Here's what 4 Philly educators say they were like as kids - Generocity Philly

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Sep. 8, 2017 12:55 pm

Here’s what 4 Philly educators say they were like as kids

Reminiscing with the School District of Philadelphia's Ami Patel Hopkins, Child's World America's Bill Clark, PHLpreK's Julie Beamon and Teacher Action Group's Sam Reed.

Mayor Jim Kenney visiting Southwark School in December 2016.

(Photo by Samantha Madera for the City of Philadelphia)

I was a shy kid.

I wouldn’t raise my hand, though I did like school — especially writing and English. Then in high school, I joined the theatre group, met a bunch of quirky, effervescent people who remain my good friends today, and had my first clips published in school and regional newspapers. Now I talk to strangers and write about our conversations for a living.

Therefore, I identify with Ami Patel Hopkins’ own school experience, during which a high school teacher helped her overcome her shyness by making her speak in front of the whole school. (Harsh, teach!)

Inspired by this story on Technical.ly Philly and in honor of September’s editorial theme of education, I reached out to a handful of educators and education-adjacent professionals in Philadelphia to ask two simple questions: What were you like as a school-age kid, and what advice would you give yourself at the start of your career in the education world?

Here’s what they had to say.

Ami Patel Hopkins, kindergarten transition fellow at the School District of Philadelphia

What were you like as a school-age kid?

  • I cannot answer this question without giving a shout out to all of my teachers. I remember every single one and what influence they had on me. I loved school and being involved with extracurricular activities! Science and math were my favorite subjects! I was also a very shy student. I will never forget the teacher in high school who had me face my fear of public speaking and “voluntold” me to serve as an emcee for an assembly. After that point, I broke out of my shell and would now describe myself as an extrovert!

Looking back now, what piece of advice would you give yourself at the start of your career in the education world? 

  • I would refer back to a guest article I wrote for Generocity for this one as I believe it applies no matter what role you play in education: “The incorporation of the voice of the people I am serving is important to me in my work and in my decision making, and it is something I look for in a leader that I trust. A leader I trust and strive to be like listens to different perspectives, follows through and builds trusted relationships in order to ‘GSD’ (get ‘stuff’ done).”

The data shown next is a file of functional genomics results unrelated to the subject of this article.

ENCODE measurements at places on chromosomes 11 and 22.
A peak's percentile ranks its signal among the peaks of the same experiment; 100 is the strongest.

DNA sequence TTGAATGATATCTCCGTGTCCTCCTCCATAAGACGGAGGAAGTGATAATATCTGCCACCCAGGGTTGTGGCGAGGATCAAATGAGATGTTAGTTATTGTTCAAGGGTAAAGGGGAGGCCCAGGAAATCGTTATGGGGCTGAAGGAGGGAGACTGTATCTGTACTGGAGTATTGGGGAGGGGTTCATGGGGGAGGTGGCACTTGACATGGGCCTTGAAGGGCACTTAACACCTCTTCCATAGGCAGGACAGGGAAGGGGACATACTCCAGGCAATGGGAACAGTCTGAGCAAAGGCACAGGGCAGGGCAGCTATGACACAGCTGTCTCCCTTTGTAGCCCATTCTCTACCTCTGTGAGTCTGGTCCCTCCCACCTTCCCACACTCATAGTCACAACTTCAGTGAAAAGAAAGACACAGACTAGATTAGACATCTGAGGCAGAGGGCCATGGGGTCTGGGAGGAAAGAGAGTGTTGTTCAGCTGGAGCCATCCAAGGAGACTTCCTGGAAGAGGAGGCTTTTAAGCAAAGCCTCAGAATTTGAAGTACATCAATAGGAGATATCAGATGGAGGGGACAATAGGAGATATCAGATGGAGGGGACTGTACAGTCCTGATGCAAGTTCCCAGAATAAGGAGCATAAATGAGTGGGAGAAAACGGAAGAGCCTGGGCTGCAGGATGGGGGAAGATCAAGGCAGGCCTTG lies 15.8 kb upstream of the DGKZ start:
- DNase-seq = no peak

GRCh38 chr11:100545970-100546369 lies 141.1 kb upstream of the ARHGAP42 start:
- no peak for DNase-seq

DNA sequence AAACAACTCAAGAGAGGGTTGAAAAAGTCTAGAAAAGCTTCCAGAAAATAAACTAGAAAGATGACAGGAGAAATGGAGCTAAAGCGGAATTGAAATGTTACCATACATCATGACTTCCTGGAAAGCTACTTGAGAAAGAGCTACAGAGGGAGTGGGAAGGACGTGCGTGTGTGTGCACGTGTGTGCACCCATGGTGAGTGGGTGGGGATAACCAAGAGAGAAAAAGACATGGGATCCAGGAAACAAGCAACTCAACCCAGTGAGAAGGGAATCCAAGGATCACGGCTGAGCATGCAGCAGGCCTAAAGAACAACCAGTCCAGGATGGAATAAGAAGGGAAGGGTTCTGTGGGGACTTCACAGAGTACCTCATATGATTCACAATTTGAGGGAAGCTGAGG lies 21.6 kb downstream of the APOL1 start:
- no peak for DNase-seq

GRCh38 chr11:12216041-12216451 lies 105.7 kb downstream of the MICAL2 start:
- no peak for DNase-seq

Bill Clark, founder of Child’s World America

What were you like as a school-age kid?

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  • I was a nature nerd! I never met a reptile, amphibian or mollusk that didn’t fascinate me. Mom used to say she couldn’t remember a time when my feet were dry. I was always knee-deep in a pond, creek or tidal pool.

Looking back now, what piece of advice would you give yourself at the start of your career in the education world?

  • The most effective element in all learning is fun. Having fun learning something is the equivalent to following your bliss.

Sam Reed, III, teacher, consultant and activist

What were you like as a school-age kid?

  • I attended Philadelphia public schools. I was a contemplative youth but generally, not engaged in school. I was pretty clueless on what I wanted to do with my life. But I was sure, I wanted to be in control of my destiny. I was newspaper boy, and that’s where I learned the value of work and entrepreneurship.

Looking back now, what piece of advice would you give yourself at the start of your career in the education world? 

  • The advice I would give to my new teacher self is make sure you find time to do yoga, dancing and self care. I would also tell my early teacher self to make sure I find teacher networks like the Philadelphia Writing Project or Teacher Action Group. The power of teacher networks sustained me during both the bad and good times in the classroom.

Julie Beamon, PHLpreK director in the Mayor’s Office of Education

What were you like as a school-age kid? 

  • I was a kid that loved school, especially English and history classes! I did not have that same love for math, however — the struggle was real. It’s no surprise that I ended up in education.

Looking back now, what piece of advice would you give yourself at the start of your career in the education world?

  • Don’t feel boxed in by your teaching degree. Teaching provides you with a skill set that is easily transferable to other career paths — project management, public speaking, diplomacy and data analysis are skills that are all developed and practiced by teachers every day in the classroom.
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